Today’s takeaways are from Petra Claflin.
In this Format Matters section of TLAC 2.0, Lemov talks about holding students accountable to speaking in proper format, specifically grammatical format, complete sentence format, and audible format. He goes on to introduce Collegiate Format, a new addition in TLAC 2.0 based on research from Basil Bernstein that has important implications for educators that we would be wise to pay attention to – both academically and relationally. Bernstein theorized that there are two modes in which people communicate:
Restricted code: when the speaker assumes that listeners share their own context and perspective. For example, someone might say “It was great” if they can assume the listener already knows the context and what ‘it’ is.
Elaborated code: when the speaker makes a point of not assuming a shared perspective with the listener, even when there is good reason to assume one. When speaking in elaborated code, “It was great” would turn into, “The trip Chris and I went on to Florida was great.”
In Bernstein’s research, he observed class differences in the use of restricted versus elaborated code. To quote Lemov:
Bernstein found a strong correlation between its [elaborated code] use – between knowing when you were supposed to use it – and things like class mobility and future success. In the most economically robust segments of British society – in universities and white-collar offices – people spoke differently and noticed when others failed to do so.
Lemov goes on to connect this to the expectations that exist for how people speak in a collegiate setting, dubbing it College Format. It is the ‘language of opportunity’ and, for those of us working with lower income populations, it plays a huge role in whether or not our students are truly college-ready.
From a strictly academic standpoint, speaking more elaborately can have powerful positive results.
- It allows for deeper processing. How many times have you called a friend or colleague to run an idea by them or talk through something? Or maybe turned to your journal to work through a struggle? In both of these instances, we’re elaborating on our ideas through spoken or written language in order to refine or better understand our ideas. Our students will benefit similarly by elaborating more on their ideas.
- It can uncover misunderstandings. When Elisa, Sarah, and I were discussing this, Elisa pointed out the implications of elaboration in math class. She’s had many experiences where students would share a correct answer and she’d assumed they understood. When prompted to elaborate, though, it was clear the student didn’t really understand.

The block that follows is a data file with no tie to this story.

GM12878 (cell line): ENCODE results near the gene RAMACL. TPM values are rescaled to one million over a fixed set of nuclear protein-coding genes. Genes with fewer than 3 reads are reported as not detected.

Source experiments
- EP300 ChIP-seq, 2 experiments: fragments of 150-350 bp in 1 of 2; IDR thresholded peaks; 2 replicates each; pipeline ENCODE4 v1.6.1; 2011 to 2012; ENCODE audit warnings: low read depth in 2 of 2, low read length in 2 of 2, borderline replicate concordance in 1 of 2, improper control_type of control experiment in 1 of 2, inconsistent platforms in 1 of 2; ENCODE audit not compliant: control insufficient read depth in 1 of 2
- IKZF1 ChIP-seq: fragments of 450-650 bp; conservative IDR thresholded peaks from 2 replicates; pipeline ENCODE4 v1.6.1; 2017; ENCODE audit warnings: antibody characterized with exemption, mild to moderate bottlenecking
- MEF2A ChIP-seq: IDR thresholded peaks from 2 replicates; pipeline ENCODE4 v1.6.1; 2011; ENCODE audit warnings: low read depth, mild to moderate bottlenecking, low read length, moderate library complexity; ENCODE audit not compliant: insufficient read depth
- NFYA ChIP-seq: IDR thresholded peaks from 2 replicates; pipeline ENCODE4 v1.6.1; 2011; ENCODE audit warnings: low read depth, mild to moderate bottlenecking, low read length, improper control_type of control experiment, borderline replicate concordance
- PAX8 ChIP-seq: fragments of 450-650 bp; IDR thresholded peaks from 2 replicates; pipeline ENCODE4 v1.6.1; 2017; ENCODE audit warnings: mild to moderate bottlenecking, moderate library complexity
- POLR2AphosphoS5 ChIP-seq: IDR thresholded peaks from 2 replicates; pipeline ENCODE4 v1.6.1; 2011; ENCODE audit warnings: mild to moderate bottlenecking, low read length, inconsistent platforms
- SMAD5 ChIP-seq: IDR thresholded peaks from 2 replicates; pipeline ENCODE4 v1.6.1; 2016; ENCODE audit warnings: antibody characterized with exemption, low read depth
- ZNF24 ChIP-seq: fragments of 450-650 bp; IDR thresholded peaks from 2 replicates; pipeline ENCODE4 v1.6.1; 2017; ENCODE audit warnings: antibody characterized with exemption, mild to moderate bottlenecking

When I looked beyond the strict academics of teaching kids that format matters, though, I was struck by some troubling reflections.
The ‘ah-hah’ here for me was not that language matters. While Bernstein’s research was new to me, the idea was immediately familiar. As a former ELA teacher, I remember consistently giving my students feedback that they needed to write their literary essays as if I had never read the book. Of course, I had read the books, but I didn’t bother to reflect on why they illogically needed to write as if I hadn’t. I just took for granted that that’s the way it worked.
What did strike me when reading about College Format was the reminder that issues of class, race, and bias impact college readiness as much as academics do, if not more so. And that when we talk about making our students college-ready, we are also talking about helping to make sure they can negotiate the persistent and often unintended classism and racism that will consistently try to impede their progress. And language is a big part of this negotiation.
In Lemov’s words, “It’s a language you have to speak – and know you have to speak – to participate in academic discourse and have the fullest opportunity for social mobility.” I appreciate his candor and transparency around the ‘language of opportunity’ and would like to push us all to analyze our role in both the giving and taking of opportunities based on language.
As educators, we need to make sure we understand how language is impacting our perceptions of our students. While we need to teach our students the ‘language of opportunity,’ we also need to acknowledge the biases it may impress upon us and work to minimize its power over our perceptions.
Here are some ideas:
And above all, keep your expectations high. While we don’t want to unfairly assess our students based on how they communicate, the fact remains that the format they speak and write in will have a huge impact on whether or not they are accepted into and succeed in college and beyond. And that’s the goal that will help usher in real change for our students!
- Ratio – getting students to think more, write more, and discuss more.
- Checking for Understanding – doing it well to get the data you need.